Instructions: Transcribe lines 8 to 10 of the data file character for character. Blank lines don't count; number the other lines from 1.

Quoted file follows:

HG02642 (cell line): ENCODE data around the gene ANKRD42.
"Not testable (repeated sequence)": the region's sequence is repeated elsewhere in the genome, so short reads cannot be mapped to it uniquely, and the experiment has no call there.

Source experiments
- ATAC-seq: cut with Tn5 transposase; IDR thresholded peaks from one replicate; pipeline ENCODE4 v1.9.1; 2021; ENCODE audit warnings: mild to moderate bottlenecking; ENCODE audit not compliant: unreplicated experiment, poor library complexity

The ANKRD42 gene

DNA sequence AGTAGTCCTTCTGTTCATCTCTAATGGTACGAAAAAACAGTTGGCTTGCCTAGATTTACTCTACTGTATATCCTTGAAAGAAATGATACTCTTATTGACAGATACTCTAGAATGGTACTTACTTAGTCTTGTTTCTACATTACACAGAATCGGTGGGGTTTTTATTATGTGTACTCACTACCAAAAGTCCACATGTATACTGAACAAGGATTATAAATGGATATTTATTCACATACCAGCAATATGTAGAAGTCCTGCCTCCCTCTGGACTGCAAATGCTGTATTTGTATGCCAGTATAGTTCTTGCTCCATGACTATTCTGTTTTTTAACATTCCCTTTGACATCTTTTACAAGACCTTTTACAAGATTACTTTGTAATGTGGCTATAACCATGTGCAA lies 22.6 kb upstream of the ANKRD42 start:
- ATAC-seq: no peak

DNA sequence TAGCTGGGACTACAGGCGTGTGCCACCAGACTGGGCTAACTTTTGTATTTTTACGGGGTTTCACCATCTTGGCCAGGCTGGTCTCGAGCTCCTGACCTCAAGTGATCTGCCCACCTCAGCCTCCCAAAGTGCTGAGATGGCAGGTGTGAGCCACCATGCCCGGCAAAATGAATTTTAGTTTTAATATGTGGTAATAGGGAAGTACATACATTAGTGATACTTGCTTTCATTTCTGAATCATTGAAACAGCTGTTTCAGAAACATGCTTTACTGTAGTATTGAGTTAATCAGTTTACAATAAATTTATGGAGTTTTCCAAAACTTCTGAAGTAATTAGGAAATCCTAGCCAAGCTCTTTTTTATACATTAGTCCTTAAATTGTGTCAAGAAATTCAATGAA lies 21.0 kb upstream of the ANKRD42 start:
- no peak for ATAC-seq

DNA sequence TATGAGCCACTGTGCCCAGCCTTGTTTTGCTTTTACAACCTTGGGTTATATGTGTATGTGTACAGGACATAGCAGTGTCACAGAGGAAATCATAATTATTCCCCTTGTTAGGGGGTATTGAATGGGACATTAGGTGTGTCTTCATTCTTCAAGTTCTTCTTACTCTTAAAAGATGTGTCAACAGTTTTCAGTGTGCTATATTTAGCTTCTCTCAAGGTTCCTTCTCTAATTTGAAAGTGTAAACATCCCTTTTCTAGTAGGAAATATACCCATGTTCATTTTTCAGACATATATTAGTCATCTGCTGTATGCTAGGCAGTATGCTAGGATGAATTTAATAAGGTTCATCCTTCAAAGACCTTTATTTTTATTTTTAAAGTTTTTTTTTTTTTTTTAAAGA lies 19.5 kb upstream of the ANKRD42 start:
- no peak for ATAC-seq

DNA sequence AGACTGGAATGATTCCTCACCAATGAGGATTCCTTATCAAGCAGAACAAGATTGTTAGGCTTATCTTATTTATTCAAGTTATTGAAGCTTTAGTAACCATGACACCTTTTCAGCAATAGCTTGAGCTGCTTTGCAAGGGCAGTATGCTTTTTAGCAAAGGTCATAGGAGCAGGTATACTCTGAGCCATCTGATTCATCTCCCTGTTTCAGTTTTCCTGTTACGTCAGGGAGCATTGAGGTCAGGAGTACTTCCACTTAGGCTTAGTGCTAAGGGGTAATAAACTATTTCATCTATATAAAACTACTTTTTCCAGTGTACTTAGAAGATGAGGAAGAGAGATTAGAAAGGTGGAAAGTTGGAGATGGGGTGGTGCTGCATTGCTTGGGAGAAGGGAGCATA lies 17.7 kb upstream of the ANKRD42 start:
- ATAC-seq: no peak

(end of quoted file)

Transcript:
DNA sequence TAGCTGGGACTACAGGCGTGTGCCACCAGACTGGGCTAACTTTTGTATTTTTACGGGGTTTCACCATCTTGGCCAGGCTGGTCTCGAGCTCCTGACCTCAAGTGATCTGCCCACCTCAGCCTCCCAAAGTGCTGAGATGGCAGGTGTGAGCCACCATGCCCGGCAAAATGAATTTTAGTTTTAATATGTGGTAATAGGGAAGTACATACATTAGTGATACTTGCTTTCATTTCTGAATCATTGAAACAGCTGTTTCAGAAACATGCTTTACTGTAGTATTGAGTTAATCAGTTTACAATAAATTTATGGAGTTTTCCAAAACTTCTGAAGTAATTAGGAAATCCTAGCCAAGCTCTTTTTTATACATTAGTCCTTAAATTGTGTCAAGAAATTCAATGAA lies 21.0 kb upstream of the ANKRD42 start:
- no peak for ATAC-seq

DNA sequence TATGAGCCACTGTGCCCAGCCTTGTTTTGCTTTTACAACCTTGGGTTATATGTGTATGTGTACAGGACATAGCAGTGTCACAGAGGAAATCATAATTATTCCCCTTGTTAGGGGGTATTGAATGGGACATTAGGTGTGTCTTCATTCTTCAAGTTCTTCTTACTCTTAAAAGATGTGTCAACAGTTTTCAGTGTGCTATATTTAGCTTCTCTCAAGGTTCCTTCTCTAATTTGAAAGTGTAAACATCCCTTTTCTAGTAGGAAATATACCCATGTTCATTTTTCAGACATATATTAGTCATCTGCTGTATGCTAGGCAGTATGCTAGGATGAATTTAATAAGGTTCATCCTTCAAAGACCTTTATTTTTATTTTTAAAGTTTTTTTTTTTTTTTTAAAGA lies 19.5 kb upstream of the ANKRD42 start: